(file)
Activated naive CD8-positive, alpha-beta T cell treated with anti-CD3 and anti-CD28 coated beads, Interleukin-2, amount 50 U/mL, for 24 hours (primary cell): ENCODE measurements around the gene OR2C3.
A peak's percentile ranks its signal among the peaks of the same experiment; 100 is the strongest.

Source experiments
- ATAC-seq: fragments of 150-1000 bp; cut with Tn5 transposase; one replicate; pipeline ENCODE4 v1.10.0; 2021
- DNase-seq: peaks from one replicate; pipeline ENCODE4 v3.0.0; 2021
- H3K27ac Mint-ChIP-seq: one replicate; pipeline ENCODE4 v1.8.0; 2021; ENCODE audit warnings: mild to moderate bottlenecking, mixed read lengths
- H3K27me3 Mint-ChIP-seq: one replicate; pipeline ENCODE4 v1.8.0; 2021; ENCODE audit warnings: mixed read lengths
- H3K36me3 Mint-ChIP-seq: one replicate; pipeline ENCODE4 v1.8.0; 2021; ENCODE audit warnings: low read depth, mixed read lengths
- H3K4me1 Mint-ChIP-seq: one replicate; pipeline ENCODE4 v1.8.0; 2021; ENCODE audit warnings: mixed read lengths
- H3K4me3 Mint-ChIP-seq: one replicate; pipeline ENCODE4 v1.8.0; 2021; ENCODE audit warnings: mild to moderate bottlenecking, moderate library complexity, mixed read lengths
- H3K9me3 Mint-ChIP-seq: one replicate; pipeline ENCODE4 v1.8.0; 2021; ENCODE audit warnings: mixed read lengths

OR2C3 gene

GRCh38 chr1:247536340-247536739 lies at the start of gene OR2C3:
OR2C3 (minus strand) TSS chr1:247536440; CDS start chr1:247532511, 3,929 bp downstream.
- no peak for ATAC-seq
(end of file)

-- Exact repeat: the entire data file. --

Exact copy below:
Activated naive CD8-positive, alpha-beta T cell treated with anti-CD3 and anti-CD28 coated beads, Interleukin-2, amount 50 U/mL, for 24 hours (primary cell): ENCODE measurements around the gene OR2C3.
A peak's percentile ranks its signal among the peaks of the same experiment; 100 is the strongest.

Source experiments
- ATAC-seq: fragments of 150-1000 bp; cut with Tn5 transposase; one replicate; pipeline ENCODE4 v1.10.0; 2021
- DNase-seq: peaks from one replicate; pipeline ENCODE4 v3.0.0; 2021
- H3K27ac Mint-ChIP-seq: one replicate; pipeline ENCODE4 v1.8.0; 2021; ENCODE audit warnings: mild to moderate bottlenecking, mixed read lengths
- H3K27me3 Mint-ChIP-seq: one replicate; pipeline ENCODE4 v1.8.0; 2021; ENCODE audit warnings: mixed read lengths
- H3K36me3 Mint-ChIP-seq: one replicate; pipeline ENCODE4 v1.8.0; 2021; ENCODE audit warnings: low read depth, mixed read lengths
- H3K4me1 Mint-ChIP-seq: one replicate; pipeline ENCODE4 v1.8.0; 2021; ENCODE audit warnings: mixed read lengths
- H3K4me3 Mint-ChIP-seq: one replicate; pipeline ENCODE4 v1.8.0; 2021; ENCODE audit warnings: mild to moderate bottlenecking, moderate library complexity, mixed read lengths
- H3K9me3 Mint-ChIP-seq: one replicate; pipeline ENCODE4 v1.8.0; 2021; ENCODE audit warnings: mixed read lengths

OR2C3 gene

GRCh38 chr1:247536340-247536739 lies at the start of gene OR2C3:
OR2C3 (minus strand) TSS chr1:247536440; CDS start chr1:247532511, 3,929 bp downstream.
- no peak for ATAC-seq